Some 64,712 foreign tourists visited Cuba in the first four months of the year, only 6% of the 983,099 who did so in the same period in 2020, official sources reported this Saturday.
The figure represents 918,387 fewer visitors compared to a similar period last year, Cuba’s National Office of Statistics and Information (ONEI) reported on its website.
— Oficina Nacional de Estadística e Información Cuba (@CubaONEI) May 21, 2021
The report confirmed that more than half of the tourists who arrived on the island so far this year (33,592) were Russians, followed by Cubans living abroad, Germans, Spaniards and Canadians.
The Caribbean country currently receives four weekly flights from Russia, so there are more than 2,400 tourists from that nation every day of the week, Cuban Minister of Tourism Juan Carlos García, who in March attended the MITT 2021 tourist fair in Moscow, recently told the EFE agency.
García recalled that each traveler undergoes a PCR test once entering Cuban territory, where, he affirmed, there are many “safe” destinations for visitors such as Varadero, Cayo Coco, Cayo Santa María and Cayo Largo.
The current health protocol establishes that to enter Cuba travelers need a negative PCR carried out a maximum of 72 hours before arrival, to which is added a second test at the border when entering the country.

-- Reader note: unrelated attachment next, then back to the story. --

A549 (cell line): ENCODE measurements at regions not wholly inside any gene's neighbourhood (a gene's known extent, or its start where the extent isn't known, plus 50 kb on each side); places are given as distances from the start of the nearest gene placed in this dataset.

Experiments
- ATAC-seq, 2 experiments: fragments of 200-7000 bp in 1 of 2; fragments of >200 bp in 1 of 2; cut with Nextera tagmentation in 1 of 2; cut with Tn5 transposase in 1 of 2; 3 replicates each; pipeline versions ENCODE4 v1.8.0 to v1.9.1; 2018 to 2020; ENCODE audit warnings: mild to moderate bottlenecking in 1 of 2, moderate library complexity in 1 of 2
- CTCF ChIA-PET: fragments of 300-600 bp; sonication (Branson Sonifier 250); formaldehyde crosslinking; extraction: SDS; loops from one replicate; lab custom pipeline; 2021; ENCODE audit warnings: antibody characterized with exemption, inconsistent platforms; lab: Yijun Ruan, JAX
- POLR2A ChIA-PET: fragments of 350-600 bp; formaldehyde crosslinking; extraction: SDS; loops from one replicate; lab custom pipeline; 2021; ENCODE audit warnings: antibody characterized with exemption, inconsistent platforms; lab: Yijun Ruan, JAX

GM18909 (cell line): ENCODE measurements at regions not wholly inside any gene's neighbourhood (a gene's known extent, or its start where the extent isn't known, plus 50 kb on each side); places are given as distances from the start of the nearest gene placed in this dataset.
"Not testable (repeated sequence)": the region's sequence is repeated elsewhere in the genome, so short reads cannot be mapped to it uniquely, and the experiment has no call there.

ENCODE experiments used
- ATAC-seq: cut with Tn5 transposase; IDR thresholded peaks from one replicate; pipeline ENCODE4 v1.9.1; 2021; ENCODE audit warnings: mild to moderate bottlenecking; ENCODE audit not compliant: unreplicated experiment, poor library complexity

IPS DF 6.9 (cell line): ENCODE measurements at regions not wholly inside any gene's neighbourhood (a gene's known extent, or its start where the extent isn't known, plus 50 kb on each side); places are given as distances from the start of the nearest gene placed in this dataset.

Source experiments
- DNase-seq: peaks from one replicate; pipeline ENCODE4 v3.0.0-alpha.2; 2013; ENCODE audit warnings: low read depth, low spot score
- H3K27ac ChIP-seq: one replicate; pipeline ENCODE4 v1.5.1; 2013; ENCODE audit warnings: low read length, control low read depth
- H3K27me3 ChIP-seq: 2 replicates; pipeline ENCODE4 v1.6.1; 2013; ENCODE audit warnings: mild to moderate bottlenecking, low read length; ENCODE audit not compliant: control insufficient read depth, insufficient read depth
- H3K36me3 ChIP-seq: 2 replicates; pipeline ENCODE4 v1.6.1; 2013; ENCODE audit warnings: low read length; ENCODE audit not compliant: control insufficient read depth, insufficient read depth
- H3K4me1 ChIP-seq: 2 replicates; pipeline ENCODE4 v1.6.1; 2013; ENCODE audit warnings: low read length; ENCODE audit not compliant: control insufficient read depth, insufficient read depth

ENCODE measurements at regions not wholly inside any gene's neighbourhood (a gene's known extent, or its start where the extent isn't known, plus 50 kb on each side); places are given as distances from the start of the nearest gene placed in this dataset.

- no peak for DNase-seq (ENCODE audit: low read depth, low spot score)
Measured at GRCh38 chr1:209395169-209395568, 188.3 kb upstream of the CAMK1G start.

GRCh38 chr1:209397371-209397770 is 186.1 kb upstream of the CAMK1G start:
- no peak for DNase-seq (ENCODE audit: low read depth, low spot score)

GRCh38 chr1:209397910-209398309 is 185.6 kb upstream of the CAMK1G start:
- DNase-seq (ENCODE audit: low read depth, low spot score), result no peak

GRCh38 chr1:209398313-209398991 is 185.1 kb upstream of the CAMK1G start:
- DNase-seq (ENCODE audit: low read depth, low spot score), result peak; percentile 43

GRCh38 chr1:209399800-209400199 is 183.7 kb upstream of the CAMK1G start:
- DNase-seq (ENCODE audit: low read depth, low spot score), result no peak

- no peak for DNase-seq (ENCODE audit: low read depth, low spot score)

Afterwards, tourists must stay in quarantine in a hotel until they test negative in a third PCR that is carried out five days after arrival, while Cubans can choose between going to a paid hotel or a free state isolation center, where they also remain until the result of the third test is known.
Cuba, which has been reporting more than 1,000 daily cases of COVID-19 for weeks, suspended commercial and charter flights in April 2020 to curb the spread of the coronavirus.
In October of that year, the airports reopened but infections soared, mainly attributed to non-compliance with isolation protocols for travelers.
For this reason, since January flights from the United States, Mexico, Panama, the Bahamas, Haiti, the Dominican Republic and Colombia have been kept to a minimum.
Before the arrival of the pandemic, tourism represented for Cuba the second official source of foreign exchange income—only behind the sale of professional services abroad—and contributed around 10% of the Gross Domestic Product (GDP).
The country aspired to receive in 2020 about 4.5 million international visitors and reverse the decrease of 9.3% in 2019, when 4.2 million tourists traveled to the country, 436,352 less than in 2018, according to official data.
The projections for this year are between 2 and 2.2 million tourists, although the authorities themselves have recognized that it could be difficult to comply with the estimates, given the behavior of these first months of the year, and the complex national and international situation because of COVID-19.